Thaller: I’m still not totally sure I accept the accelerating universe measurement. The thing that sort of got me a bit more comfortable was that the change between the universe slowly decelerating to it beginning to accelerate turns
out to be fairly recent — about 5 billion years ago.

For one thing, I’m totally thankful that the turn-over isn’t right NOW, because that would make me very nervous about the “privileged viewer” problem. At least it happened a while ago. But 5 billion years ago is recent enough that the universe had pretty much the same chemical content, and I can believe that Type I supernovae weren’t very different.

I think Bob Kirschner (co-discoverer of accelerating cosmic expansion) won me over while we were dancing at one of the last AAS meetings. He was wearing old-style cinema 3D glasses at night, for no reason. He must know what he’s talking about.

gogblog: Finally, the God question. Let us stipulate for argument’s sake that there is an omniscient being you could communicate with meaningfully. And this entity grants you one question about the universe. What do you ask?

Thaller: I have to say that I’m very aware that we aren’t anywhere close to even phrasing the right questions. It’s getting fairly obvious that what we humans define as reality (space, time, causality, etc.) is only a small part of the whole schmiel, whatever that is.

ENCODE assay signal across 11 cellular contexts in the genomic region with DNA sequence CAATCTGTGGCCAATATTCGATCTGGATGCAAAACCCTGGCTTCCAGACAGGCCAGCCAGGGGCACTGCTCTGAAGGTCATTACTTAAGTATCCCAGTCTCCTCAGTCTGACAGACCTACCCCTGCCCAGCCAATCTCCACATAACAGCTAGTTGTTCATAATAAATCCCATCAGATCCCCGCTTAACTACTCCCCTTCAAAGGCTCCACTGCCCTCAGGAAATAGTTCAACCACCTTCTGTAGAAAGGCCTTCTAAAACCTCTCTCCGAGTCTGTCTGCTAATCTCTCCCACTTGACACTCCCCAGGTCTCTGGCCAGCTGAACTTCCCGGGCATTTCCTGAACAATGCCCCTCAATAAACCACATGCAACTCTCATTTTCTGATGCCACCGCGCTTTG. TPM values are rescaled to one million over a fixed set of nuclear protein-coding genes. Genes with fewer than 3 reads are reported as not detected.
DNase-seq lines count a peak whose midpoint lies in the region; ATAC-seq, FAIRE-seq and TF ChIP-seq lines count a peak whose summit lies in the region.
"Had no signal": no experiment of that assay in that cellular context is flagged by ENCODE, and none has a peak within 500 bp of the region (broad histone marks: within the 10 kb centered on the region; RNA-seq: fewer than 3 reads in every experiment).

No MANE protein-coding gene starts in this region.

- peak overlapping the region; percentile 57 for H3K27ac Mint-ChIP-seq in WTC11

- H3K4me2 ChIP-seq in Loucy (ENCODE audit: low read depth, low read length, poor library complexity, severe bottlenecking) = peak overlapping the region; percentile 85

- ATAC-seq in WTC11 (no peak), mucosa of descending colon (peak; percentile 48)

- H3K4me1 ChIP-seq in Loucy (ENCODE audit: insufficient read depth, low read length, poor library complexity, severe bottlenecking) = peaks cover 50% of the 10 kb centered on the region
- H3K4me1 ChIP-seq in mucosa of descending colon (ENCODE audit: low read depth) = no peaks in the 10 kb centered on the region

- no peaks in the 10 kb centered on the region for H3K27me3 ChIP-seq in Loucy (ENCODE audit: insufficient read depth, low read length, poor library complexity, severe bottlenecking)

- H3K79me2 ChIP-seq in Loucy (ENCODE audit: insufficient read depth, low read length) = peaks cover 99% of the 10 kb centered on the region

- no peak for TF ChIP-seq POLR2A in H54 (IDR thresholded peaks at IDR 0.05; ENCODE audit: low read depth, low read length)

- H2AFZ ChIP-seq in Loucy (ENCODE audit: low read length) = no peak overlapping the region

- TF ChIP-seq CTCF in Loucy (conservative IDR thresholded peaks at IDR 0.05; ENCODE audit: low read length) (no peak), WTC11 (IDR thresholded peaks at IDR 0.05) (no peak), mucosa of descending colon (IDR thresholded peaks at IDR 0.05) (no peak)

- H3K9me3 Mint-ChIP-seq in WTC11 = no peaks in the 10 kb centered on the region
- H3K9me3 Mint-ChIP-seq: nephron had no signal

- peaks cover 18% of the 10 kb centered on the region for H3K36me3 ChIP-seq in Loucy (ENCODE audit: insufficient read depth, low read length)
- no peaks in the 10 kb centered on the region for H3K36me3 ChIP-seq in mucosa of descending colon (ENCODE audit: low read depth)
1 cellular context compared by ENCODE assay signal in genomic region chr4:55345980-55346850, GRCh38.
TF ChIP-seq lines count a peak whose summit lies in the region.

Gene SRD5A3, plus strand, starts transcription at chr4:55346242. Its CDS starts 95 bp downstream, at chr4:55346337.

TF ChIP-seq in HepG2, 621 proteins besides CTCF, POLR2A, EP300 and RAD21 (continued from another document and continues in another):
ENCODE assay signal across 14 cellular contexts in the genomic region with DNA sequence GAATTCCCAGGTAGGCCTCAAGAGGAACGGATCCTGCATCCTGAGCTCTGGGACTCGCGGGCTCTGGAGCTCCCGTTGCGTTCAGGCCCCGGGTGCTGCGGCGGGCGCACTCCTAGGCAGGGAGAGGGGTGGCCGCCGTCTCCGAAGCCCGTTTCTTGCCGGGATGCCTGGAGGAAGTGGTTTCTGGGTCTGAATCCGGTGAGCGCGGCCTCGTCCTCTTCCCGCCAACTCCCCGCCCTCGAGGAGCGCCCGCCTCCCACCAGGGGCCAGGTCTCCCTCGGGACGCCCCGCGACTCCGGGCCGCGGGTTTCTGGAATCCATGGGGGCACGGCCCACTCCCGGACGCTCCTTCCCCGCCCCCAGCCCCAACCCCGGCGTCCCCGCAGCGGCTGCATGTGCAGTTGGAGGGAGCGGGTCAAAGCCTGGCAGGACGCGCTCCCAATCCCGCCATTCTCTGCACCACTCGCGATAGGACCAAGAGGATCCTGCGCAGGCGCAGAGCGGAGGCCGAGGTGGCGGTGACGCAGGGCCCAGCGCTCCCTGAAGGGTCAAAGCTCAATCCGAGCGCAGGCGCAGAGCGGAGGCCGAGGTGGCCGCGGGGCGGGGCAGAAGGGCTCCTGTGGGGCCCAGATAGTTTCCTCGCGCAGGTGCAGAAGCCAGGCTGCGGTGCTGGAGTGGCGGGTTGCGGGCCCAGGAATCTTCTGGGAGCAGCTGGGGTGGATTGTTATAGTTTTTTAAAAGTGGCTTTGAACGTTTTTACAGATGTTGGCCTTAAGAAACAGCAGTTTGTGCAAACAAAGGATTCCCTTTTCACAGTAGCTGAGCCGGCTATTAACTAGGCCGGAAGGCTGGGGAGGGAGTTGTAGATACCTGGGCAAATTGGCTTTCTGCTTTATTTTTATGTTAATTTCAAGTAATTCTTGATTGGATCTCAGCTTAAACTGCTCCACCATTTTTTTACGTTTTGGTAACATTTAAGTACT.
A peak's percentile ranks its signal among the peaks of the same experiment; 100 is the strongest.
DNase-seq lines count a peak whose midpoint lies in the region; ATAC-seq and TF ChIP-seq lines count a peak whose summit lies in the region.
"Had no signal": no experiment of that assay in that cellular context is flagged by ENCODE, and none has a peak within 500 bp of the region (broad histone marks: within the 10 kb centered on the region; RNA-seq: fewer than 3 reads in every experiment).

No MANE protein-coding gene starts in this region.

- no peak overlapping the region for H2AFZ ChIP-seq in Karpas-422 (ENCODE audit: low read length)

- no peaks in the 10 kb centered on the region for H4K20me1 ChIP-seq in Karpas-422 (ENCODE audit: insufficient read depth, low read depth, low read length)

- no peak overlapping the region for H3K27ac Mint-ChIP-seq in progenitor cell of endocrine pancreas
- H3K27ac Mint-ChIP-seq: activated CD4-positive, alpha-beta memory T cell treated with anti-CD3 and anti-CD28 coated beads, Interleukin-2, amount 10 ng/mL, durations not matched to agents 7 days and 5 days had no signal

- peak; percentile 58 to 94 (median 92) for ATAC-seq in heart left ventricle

Although I hate the term, there is a reason why people are calling the Higgs particle the God Particle. Somehow energy (which is massless and travels at the speed of light) gets turned into matter. HUGE amounts of energy have to coagulate to give you a tiny amount of mass. And think about what the universe is like to a photon — a bit of pure energy traveling at the speed of light. No space, no time, all the universe is sort of lumped together in a point of reality.

How do you get from there to slow, solid stuff like us? I’d really like to know how that works, and really KNOW why e=mc2.

OH AND DID I MENTION? All opinions and opinionlike objects in this blog are mine alone and NOT those of NASA or Goddard Space Flight Center. And while we’re at it, links to websites posted on this blog do not imply endorsement of those websites by NASA.